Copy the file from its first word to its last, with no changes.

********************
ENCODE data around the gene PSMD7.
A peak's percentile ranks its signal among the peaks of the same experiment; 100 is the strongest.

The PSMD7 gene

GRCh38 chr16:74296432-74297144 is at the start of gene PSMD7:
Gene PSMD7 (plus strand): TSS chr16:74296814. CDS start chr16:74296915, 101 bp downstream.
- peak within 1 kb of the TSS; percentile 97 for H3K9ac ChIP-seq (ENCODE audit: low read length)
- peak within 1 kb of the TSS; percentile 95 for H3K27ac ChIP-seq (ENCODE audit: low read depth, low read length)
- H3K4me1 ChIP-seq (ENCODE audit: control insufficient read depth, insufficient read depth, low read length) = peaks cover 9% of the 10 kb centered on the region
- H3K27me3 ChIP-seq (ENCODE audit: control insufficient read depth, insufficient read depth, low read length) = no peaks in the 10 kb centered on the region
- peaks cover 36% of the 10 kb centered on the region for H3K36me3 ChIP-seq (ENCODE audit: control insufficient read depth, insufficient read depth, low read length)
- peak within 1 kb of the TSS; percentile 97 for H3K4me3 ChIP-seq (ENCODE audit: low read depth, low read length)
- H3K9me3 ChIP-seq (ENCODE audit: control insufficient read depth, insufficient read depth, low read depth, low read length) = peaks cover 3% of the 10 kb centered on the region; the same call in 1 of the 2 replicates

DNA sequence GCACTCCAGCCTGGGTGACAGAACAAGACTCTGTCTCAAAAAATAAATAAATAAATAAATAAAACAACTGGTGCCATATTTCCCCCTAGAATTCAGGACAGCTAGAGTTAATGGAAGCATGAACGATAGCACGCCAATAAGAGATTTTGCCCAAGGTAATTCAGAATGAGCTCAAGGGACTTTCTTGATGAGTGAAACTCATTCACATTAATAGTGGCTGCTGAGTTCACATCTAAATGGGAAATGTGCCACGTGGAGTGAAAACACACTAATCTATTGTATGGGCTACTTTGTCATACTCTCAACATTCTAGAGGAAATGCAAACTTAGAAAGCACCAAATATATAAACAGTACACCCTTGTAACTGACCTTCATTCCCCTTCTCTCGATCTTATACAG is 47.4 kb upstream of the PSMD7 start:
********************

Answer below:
ENCODE data around the gene PSMD7.
A peak's percentile ranks its signal among the peaks of the same experiment; 100 is the strongest.

The PSMD7 gene

GRCh38 chr16:74296432-74297144 is at the start of gene PSMD7:
Gene PSMD7 (plus strand): TSS chr16:74296814. CDS start chr16:74296915, 101 bp downstream.
- peak within 1 kb of the TSS; percentile 97 for H3K9ac ChIP-seq (ENCODE audit: low read length)
- peak within 1 kb of the TSS; percentile 95 for H3K27ac ChIP-seq (ENCODE audit: low read depth, low read length)
- H3K4me1 ChIP-seq (ENCODE audit: control insufficient read depth, insufficient read depth, low read length) = peaks cover 9% of the 10 kb centered on the region
- H3K27me3 ChIP-seq (ENCODE audit: control insufficient read depth, insufficient read depth, low read length) = no peaks in the 10 kb centered on the region
- peaks cover 36% of the 10 kb centered on the region for H3K36me3 ChIP-seq (ENCODE audit: control insufficient read depth, insufficient read depth, low read length)
- peak within 1 kb of the TSS; percentile 97 for H3K4me3 ChIP-seq (ENCODE audit: low read depth, low read length)
- H3K9me3 ChIP-seq (ENCODE audit: control insufficient read depth, insufficient read depth, low read depth, low read length) = peaks cover 3% of the 10 kb centered on the region; the same call in 1 of the 2 replicates

DNA sequence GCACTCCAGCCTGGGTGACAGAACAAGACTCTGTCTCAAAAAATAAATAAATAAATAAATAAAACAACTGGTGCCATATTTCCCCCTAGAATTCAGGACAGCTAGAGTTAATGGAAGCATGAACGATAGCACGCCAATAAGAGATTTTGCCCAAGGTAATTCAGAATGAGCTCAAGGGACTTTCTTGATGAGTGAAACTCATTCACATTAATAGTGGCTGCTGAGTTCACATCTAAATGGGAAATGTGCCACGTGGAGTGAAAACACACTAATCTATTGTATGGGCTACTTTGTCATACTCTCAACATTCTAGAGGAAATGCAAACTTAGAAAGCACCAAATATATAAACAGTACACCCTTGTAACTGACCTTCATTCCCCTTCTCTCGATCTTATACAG is 47.4 kb upstream of the PSMD7 start: